International research seminar was held at the Graduate School of Management of St. Petersburg University

On February 22, 2018 Research seminar (a series of guest lectures) by Dr. Jan Brinckmann, Professor of Business and Strategy at the ESADE School of Business (Spain) and Dr. Gerhard Schneider, Reader in International Management at Loughborough University London, was held at GSOM SPbU.

 

 

In the first part of the seminar, Professor Jan Brinckmann presented results of his research on the role of business planning and alternative activities in successful launching new ventures (topic: "What business opportunities are worth pursuing? The role of business planning for creating a new venture success").

 

According to Professor Jan Brinckmann, young entrepreneurs have two basic questions: "How can the existing business opportunities be found?" and "What steps need to be taken to implement these opportunities?" These questions have formed the basis for a series of studies on the role of business planning in the development of new firms. In particular, Jan Brinckmann and other researchers (2010) found that business planning had a stronger impact on the performance of companies in cultures with a low degree of avoidance of uncertainty, and is a more effective tool for already established small and medium-sized businesses than for newly established enterprises.

 

The results of the research showed that business planning contributes to large investments in new business, but doesn’t affect its growth in any way. Сommunication with clients positively affects the development of new business, but doesn’t stimulate the attraction of investments. This research is especially relevant in the light of the popularity of the model "Consumer Development" and an endless research discussion about the importance of business planning for the creation and development of new entrepreneurial firms.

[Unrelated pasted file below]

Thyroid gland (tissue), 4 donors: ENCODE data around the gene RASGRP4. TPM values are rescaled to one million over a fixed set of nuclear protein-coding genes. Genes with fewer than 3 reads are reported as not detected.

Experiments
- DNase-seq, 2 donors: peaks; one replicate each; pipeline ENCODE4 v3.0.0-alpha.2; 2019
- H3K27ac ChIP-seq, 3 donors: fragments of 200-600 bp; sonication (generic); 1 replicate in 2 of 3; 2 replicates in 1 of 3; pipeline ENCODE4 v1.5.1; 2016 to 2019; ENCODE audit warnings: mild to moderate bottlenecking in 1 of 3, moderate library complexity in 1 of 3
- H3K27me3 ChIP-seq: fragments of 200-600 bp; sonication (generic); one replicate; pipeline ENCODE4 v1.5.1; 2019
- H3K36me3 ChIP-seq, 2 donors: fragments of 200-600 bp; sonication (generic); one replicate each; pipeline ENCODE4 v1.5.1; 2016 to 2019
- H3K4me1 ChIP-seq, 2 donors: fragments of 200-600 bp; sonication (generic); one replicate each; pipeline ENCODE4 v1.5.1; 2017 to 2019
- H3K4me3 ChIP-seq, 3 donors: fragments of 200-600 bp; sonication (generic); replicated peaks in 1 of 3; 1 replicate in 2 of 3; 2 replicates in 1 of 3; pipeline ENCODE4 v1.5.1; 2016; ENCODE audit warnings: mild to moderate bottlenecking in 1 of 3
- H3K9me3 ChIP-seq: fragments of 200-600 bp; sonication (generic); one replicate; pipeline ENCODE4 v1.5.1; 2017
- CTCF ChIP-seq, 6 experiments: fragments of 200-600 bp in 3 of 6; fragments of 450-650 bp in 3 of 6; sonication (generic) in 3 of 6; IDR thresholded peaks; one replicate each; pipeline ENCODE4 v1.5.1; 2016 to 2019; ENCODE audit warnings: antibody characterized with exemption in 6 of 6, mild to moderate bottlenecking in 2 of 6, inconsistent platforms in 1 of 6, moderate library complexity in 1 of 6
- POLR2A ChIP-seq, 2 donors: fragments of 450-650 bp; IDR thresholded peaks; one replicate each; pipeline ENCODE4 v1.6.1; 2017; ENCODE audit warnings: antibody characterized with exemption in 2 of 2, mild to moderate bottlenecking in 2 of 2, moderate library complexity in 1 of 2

Jan Brinckmann

 

Gerhard Schneider

 

In the second part of the seminar, Dr. Gerhard Schneider presented a report on how multinational companies cope with adverse institutional conditions with the help of available political abilities (topic: "Coping with Institutional Backsliding: The Transferability of Political Capabilities in the Case of Post-socialist Hungary").

 

As a result, roles of different types of political abilities of multinational companies and local firms were compared in terms of the new institutional conditions of doing business in Hungary. Under the new conditions, local companies have much more advantages and opportunities for using political resources than affiliated companies of multinational corporations. Based on these findings, hypotheses can be formulated for further empirical research on the possible transfer of political abilities to other institutional conditions and strategies which allow multinational corporations to cope with the uncertain political situation in the host countries.

 

During the seminar, the invited scholars shared their experience in making an academic career. The seminar was held in the format of a lively discussion, in which GSOM SPbU professors and doctoral students of took part.